New Zealand skipper Tim Southee addresses a press conference after the second Test in Karachi.

Tim Southee fell agonisingly short of leading New Zealand to victory in his first series in charge and the 34-year-old put it down to Sarfaraz Ahmed’s dream comeback for Pakistan.

The two-Test series in Karachi ended in a 0-0 stalemate even though New Zealand were in a position to win both only to be thwarted by bad light and Sarfaraz’s red-hot form in the 35-year-old’s first series in nearly four years.

New Zealand sensed a series-clinching victory when they reduced Pakistan to 80-5 having set them a daunting victory target of 319.

Sarfaraz produced a career-best 118, his first Test hundred since 2014, to help Pakistan eke out a dramatic draw at Karachi’s National Stadium on Friday.

“Sarfaraz was outstanding… not only today, but throughout the whole series,” Southee told reporters after bad light stopped play with New Zealand one-wicket away from winning the series and Pakistan 15 runs short of victory.

“He came out, he played positive cricket, played busy cricket. For somebody who hasn’t played for four years, credit to him.”

“We knew from the nature of the surface that things could happen late in the Test but Sarfaraz was probably the difference. We could’ve won had we got him earlier.”

Sarfaraz’s glovework was rather sloppy but his scores of 86, 53, 78 and 118 made him the obvious choice for both the player-of-the-match and player-of-the-series honours.

His counter-attacking knock impacted New Zealand’s bowling tactics as well, forcing the tourists to defer taking the new ball.

“If he didn’t play as positive as he did throughout the day then we would have been able to take the new ball because we would have had a lot more runs to play with.” Southee said “a lot of good cricket” was played in the series but the disappointment of draw lingered.

“You play to win Test matches and we got ourselves in, probably, positions to win both of them,” Southee said.

“It was pretty tough going but the guys toiled away and we were one ball away from a series victory.

“So yeah, disappointing to walk away (0-0) and I’m sure Pakistan are the same.” The teams now square off in a three-match one-day international series beginning on Monday.


Pakistan’s last pair Naseem Shah and Abrar Ahmed survived 21 balls in fading light on Friday while Sarfaraz Ahmed hit a fighting century to deprive New Zealand of a victory, bringing the second Test to a sensational draw in Karachi.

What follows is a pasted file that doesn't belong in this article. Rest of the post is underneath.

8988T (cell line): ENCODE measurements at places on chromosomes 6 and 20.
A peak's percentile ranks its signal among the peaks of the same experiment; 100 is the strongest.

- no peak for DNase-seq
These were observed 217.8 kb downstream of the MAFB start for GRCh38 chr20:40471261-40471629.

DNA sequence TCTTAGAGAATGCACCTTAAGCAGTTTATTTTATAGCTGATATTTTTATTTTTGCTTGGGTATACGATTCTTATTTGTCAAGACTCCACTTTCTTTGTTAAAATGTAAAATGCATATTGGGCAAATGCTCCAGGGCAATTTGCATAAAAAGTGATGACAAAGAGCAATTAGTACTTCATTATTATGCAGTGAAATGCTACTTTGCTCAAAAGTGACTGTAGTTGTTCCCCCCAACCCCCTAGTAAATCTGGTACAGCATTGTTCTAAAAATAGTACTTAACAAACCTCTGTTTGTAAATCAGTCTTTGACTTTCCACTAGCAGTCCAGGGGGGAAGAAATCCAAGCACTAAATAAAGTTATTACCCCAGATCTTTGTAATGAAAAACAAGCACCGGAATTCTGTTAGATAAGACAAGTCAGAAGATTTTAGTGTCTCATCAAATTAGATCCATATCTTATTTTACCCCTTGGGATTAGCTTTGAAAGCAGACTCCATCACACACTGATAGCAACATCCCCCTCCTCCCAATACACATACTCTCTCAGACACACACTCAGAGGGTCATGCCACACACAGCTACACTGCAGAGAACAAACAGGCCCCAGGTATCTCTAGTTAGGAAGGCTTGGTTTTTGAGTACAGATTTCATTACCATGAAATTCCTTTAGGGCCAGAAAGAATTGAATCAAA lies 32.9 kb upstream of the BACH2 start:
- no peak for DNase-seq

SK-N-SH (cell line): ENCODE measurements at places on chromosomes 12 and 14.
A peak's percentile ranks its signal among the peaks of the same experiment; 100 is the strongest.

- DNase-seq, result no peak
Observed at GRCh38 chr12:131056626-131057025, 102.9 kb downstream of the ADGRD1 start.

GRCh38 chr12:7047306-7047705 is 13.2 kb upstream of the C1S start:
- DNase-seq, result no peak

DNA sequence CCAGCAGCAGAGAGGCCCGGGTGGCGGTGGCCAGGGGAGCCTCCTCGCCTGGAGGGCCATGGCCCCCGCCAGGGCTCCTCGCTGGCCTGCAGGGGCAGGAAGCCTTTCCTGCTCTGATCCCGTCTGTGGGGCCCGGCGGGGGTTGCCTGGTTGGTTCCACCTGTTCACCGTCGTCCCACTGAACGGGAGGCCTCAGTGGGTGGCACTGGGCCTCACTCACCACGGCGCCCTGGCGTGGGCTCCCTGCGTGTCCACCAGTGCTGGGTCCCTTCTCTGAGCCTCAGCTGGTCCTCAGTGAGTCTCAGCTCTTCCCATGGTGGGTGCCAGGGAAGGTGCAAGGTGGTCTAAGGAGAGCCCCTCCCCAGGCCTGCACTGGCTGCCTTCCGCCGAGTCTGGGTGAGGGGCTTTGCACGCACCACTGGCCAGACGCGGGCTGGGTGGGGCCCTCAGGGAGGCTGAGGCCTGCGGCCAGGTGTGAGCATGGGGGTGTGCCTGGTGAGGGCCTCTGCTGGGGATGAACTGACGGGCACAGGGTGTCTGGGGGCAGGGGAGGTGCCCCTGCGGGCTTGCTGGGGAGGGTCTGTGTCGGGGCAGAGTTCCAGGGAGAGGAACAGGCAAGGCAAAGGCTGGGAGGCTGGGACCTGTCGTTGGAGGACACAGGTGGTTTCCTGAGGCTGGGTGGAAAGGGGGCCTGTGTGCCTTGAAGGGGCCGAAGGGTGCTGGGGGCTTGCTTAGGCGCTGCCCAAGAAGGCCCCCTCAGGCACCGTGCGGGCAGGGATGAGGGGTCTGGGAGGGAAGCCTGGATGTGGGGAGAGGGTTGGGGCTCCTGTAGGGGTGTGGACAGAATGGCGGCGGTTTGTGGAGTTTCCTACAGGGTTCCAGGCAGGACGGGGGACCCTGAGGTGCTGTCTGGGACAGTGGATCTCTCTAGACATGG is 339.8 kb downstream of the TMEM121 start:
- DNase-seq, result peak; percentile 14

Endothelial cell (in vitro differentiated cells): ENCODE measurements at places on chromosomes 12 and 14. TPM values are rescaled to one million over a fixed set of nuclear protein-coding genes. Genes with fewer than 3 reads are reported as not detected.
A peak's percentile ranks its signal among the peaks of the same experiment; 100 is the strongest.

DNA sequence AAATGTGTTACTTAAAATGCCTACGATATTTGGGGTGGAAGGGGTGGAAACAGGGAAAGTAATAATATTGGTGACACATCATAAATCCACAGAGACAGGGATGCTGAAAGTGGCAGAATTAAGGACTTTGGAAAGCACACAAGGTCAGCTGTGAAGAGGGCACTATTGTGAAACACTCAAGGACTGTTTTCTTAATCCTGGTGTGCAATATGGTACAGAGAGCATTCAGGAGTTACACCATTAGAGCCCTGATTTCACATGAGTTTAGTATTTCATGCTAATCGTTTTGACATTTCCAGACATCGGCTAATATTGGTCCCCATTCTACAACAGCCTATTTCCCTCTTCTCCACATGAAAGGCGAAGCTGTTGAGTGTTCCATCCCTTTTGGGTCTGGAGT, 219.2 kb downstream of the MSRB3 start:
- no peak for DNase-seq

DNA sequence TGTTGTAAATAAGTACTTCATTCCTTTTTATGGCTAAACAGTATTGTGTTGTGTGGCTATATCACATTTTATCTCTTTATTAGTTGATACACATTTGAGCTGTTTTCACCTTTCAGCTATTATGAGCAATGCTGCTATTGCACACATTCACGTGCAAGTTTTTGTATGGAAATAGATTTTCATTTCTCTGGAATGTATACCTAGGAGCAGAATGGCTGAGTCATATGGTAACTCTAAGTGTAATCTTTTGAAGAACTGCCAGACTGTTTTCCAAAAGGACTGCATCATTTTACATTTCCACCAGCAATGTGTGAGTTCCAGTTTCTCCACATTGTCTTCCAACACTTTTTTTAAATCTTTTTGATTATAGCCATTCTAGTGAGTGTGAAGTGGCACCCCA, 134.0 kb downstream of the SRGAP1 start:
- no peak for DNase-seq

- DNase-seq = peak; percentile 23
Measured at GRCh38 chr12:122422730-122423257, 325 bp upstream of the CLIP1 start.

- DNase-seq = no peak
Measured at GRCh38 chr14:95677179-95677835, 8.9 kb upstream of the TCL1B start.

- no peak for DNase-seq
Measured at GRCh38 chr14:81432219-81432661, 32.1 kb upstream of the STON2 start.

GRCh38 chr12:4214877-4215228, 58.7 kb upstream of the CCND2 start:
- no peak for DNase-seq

New Zealand were in sight of a series-clinching victory after dismissing Sarfaraz for a career-best 118 with 39 balls remaining in the match.

But as dusk settled, Naseem scored 15 and Ahmed seven to guide Pakistan to 304-9 in pursuit of a 319-run target when umpires Alex Wharf and Aleem Dar declared the light unfeasible to continue with three overs remaining.

The two-match series ended 0-0 after the first Test — also in Karachi — ended in a draw, depriving New Zealand of their first series win in Pakistan for 53 years.

New Zealand took the second new ball and with the fourth delivery Tim Southee dismissed Agha Salman for 30 to break a 70-run stand for the seventh wicket before Bracewell dismissed Sarfaraz to raise hopes of a win.

But it was Sarfaraz whose fourth Test century — first in eight years — which set Pakistan on course for a fighting draw.

Pakistan were staring at defeat at lunch with the total on 125-5, but Sarfaraz led the fight back during a sixth-wicket stand of 123 in three hours with Saud Shakeel who made 32.

Pakistan reached 179-5 at tea, needing a further 140 runs in the 31 overs — a point from where Sarfaraz sped up the run rate by smashing three boundaries and a six off spinner Michael Bracewell before driving pacer Matt Henry for two to reach his hundred.

But once Pakistan lost Sarfaraz, Hasan Ali (five) and Salman in the space of 14 runs, the target went out of reach.

The previous best winning chase in a Test in Pakistan was 314 by the home team against Australia in Karachi in 1994.

Sacked as captain of all three formats in October 2019, Sarfaraz staged a comeback in the drawn first Test — also in his hometown of Karachi — and top scored the series with 335 runs with three fifties and a hundred.

In all, Sarfaraz batted for four hours and 48 minutes, hitting nine boundaries and a six — an improvement on his previous highest of 112 made against the same opponents in Dubai eight years ago.

Spinner Michael Bracewell (4-75) and Ish Sodhi (2-59) jolted Pakistan earlier with three wickets in the first session.

Resuming two down without any runs on the board, Pakistan lost Imam-ul-Haq (12), skipper Babar Azam (27) and Shan Masood (35) before reaching three figures.

Haq fell to a rash drive off Sodhi as the ball spun in and crashed onto the stumps.

Azam and Masood then put on 42 runs and were looking solid when Bracewell came into the act.

He first removed Azam with a sharp turning delivery that was edged to wicketkeeper Tom Latham, while Masood miscued a lofted shot and was caught by Kane Williamson at mid-off.


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